Last week, U.S. Sen. Marco Rubio, R-Fla., and U.S. Rep. Michael McCaul, R-Texas, urged U.S. Commerce Sec. Gina Raimondo “to apply the Foreign-produced Direct Product Rule (FDPR) to the SMIC Entity Listing.”
Last December, Rubio and McCaul sent a letter to the then secretary of Commerce urging him to strengthen rules regarding the Entity Listing for Semiconductor Manufacturing International Company (SMIC).
The full text of the letter is below:
Dear Secretary Raimondo:
Earlier this month, the Dutch company ASML Holdings NV announced that it would continue its sales of deep ultraviolet lithography (DUV) tools to China’s Semiconductor Manufacturing International Corporation (SMIC) through 2021, extending a volume purchase agreement that expired in December 2020.
Although these tools were decontrolled by the Wassenaar Arrangement in 2014, DUV technology still remains highly advanced and only one other company can provide such sophisticated manufacturing equipment. DUV is a vital tool for the mass production of advanced chips—such as those used for artificial intelligence and the military—that threaten our national security and foreign policy interests.
Working directly with allied governments is the best approach to mitigate this threat. We ask that you work with the Dutch government to persuade them to block the ASML sales to SMIC. Further, we need to reach a comprehensive agreement with these allies to unify export control policies and licensing decisions and restrict future sales of technologies like DUV and also extreme ultraviolet lithography. As you may be aware, the independent U.S. National Security Commission on Artificial Intelligence just recommended in its report that the United States coordinate with the Netherlands and Japan to deny export licenses to China for key chipmaking equipment, such as DUV.
Because of its designation as a Chinese Communist Party military company and integration into the defense establishment of the PRC and its national strategy for military-civil fusion, SMIC is a clear threat to U.S. national security. It is in the U.S. national security interest to prohibit the transfer of goods that might support SMIC’s production of semiconductors, due to the company’s role in helping the CCP military’s pursuit of “[displacing] the United States to achieve global preeminence in the future.”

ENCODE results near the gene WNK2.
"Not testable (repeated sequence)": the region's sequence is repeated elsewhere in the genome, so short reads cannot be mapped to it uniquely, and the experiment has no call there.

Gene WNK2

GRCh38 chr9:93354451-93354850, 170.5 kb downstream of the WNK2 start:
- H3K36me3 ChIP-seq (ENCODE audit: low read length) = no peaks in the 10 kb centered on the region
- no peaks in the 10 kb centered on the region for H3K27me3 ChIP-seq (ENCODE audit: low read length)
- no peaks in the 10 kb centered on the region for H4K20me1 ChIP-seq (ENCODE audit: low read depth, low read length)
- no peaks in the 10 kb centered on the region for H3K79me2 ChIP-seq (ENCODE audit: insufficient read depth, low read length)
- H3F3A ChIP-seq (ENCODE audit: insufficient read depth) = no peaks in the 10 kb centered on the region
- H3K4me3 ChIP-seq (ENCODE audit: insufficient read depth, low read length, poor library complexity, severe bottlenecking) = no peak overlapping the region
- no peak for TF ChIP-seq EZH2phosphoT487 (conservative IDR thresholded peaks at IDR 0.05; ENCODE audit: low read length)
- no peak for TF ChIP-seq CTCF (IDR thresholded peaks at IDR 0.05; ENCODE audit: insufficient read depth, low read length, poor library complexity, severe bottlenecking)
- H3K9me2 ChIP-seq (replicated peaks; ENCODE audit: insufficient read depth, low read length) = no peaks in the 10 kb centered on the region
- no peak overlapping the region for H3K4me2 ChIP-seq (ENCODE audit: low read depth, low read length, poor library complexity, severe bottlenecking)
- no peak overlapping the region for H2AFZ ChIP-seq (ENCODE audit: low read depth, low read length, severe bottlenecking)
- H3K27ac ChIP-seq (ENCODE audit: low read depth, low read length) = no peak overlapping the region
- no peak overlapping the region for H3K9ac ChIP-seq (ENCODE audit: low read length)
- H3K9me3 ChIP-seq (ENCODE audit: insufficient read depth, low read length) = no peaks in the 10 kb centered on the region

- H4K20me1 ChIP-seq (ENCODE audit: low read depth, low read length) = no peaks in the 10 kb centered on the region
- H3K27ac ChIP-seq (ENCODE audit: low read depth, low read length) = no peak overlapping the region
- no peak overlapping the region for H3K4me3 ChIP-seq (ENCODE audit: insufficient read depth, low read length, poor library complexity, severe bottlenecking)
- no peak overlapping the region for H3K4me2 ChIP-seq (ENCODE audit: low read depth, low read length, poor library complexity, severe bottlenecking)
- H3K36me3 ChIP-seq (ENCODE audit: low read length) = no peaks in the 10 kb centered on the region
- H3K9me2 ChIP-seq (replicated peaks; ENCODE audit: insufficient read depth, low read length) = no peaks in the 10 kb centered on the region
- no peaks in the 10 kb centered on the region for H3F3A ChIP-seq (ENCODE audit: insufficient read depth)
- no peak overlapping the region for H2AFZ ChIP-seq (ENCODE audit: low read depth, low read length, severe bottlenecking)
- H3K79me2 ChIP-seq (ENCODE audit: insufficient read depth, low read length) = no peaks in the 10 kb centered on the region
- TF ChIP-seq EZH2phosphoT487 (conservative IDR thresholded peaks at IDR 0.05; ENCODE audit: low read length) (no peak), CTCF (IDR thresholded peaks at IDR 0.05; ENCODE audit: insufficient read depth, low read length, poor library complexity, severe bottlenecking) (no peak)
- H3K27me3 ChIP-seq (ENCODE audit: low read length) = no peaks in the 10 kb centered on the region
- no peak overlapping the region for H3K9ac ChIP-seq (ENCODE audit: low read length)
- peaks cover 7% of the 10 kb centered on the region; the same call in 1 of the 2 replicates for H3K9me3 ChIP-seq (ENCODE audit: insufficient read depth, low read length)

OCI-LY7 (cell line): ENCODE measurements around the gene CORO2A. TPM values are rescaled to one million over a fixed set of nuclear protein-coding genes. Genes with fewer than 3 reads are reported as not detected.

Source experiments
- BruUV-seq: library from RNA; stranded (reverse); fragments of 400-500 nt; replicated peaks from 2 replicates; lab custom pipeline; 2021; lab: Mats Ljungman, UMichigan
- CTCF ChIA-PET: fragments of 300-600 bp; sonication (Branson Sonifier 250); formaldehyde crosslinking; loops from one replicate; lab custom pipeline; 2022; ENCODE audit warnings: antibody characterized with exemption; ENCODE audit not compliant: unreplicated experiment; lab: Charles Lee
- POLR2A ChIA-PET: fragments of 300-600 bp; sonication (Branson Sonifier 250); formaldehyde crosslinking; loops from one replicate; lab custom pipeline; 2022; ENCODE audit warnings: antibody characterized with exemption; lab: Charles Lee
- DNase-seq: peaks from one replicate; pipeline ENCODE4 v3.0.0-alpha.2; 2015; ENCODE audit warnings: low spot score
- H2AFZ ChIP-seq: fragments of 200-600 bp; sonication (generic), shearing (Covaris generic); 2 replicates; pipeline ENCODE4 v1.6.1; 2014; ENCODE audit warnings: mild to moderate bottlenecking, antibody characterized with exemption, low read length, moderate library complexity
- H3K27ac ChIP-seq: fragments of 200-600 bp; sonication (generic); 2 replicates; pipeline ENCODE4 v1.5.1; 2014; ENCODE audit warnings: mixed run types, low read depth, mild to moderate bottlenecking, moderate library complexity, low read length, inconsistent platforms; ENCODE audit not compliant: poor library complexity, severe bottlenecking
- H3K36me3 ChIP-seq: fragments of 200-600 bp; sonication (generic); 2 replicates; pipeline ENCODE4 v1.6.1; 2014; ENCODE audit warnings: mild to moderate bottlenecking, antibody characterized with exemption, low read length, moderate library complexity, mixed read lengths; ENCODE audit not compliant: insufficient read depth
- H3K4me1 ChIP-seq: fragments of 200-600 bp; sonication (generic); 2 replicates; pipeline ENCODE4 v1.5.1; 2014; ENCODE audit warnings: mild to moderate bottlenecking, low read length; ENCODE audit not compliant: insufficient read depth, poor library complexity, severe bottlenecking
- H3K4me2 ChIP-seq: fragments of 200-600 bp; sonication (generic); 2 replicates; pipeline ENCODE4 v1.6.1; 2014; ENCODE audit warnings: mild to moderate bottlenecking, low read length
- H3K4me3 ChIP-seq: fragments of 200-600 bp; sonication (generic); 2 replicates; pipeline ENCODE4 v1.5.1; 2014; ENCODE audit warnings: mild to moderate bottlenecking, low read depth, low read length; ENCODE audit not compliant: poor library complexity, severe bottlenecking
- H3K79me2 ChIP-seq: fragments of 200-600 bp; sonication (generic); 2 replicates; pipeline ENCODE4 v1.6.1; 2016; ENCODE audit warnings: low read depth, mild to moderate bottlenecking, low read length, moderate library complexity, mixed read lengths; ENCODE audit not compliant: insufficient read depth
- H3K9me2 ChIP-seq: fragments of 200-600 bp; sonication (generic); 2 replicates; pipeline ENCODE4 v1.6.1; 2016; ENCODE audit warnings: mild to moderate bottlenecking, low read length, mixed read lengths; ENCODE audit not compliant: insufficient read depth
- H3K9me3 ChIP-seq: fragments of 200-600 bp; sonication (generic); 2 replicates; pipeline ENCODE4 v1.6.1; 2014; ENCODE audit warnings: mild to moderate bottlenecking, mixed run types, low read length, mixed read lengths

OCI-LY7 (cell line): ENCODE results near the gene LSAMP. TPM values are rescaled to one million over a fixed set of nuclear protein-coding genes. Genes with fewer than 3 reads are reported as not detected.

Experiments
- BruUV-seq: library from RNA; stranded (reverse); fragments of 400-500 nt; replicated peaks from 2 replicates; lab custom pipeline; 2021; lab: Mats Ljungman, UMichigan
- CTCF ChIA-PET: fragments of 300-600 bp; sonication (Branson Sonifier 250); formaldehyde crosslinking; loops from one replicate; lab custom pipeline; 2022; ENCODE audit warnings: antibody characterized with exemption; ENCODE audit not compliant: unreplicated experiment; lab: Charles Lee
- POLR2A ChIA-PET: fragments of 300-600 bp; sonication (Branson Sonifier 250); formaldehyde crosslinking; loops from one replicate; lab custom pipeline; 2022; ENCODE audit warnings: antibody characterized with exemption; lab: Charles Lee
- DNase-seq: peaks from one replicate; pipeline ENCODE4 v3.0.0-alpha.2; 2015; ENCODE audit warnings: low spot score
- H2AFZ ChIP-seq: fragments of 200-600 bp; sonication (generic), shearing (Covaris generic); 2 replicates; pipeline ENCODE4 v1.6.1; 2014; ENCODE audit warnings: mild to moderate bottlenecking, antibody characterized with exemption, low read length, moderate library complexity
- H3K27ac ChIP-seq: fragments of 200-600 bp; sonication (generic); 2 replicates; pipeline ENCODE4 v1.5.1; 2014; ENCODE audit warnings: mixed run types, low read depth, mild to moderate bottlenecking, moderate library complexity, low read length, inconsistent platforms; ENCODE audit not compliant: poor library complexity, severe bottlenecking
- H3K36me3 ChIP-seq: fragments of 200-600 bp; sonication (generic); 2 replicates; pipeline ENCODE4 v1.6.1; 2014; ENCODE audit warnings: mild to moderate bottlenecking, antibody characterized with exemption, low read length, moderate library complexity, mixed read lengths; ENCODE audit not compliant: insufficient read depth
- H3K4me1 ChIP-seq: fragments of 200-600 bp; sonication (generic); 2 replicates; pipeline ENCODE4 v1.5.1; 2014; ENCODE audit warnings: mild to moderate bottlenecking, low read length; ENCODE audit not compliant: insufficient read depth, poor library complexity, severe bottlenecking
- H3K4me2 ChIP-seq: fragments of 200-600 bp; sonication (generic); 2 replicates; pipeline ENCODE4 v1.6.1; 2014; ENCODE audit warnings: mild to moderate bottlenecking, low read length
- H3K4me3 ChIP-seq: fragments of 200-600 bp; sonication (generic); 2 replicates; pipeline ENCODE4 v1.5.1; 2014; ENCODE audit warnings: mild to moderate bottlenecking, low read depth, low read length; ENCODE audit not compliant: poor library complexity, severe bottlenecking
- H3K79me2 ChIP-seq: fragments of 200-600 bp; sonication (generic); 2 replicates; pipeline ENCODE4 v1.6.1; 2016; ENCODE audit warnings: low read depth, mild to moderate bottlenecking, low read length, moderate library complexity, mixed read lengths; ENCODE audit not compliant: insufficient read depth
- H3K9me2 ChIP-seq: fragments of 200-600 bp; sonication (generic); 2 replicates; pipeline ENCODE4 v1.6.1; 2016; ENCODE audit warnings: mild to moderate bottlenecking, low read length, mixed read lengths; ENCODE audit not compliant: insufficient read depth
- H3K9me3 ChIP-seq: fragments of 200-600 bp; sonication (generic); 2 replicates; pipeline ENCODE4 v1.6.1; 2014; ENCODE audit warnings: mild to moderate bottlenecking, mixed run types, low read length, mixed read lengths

To this end, we reiterate our request to the U.S. Department of Commerce on December 21, 2020 to apply the Foreign-produced Direct Product Rule (FDPR) to the SMIC Entity Listing. The United States should apply the same lessons from the Huawei Entity Listing and expand the FDPR for SMIC to cover any semiconductor manufacturing equipment that is built with or incorporates any U.S.-origin technology. We must ensure that SMIC is unable to access vital semiconductor manufacturing equipment from any location in the world. Moreover, DUV and other semiconductor manufacturing equipment should be strongly considered for inclusion on the statutorily mandated foundational technology list, which you oversee.
We also wrote to your predecessor requesting that the SMIC Entity List rule be rewritten to close dangerous loopholes that would allow nearly all sales to SMIC to continue without restriction. The United States should not be supporting the companies that underpin the CCP’s stated goal of military preeminence. The specific request was to amend the SMIC rule to set the threshold at 16 nanometers and replace the phrase “uniquely required” with “capable of producing.” This would mark an important step in preventing the CCP from insulating its military modernization program against pressure from the United States as well as our allies and partners.
Getting the SMIC Entity Listing correct would be an early opportunity for you to follow through on your commitment to “leverage the full breadth of the authorities of the Department of Commerce in order to protect U.S. national economic security interest.” Facing this generational threat will require close and candid cooperation with Congress.
We ask that you provide our offices, as well as the committees of jurisdiction, all license decisions pursuant to the SMIC Entity List as soon as possible. We look forward to working with you and others in the administration to adjust our approach to SMIC and best ensure U.S. national security.
Thank you for your attention to these important matters.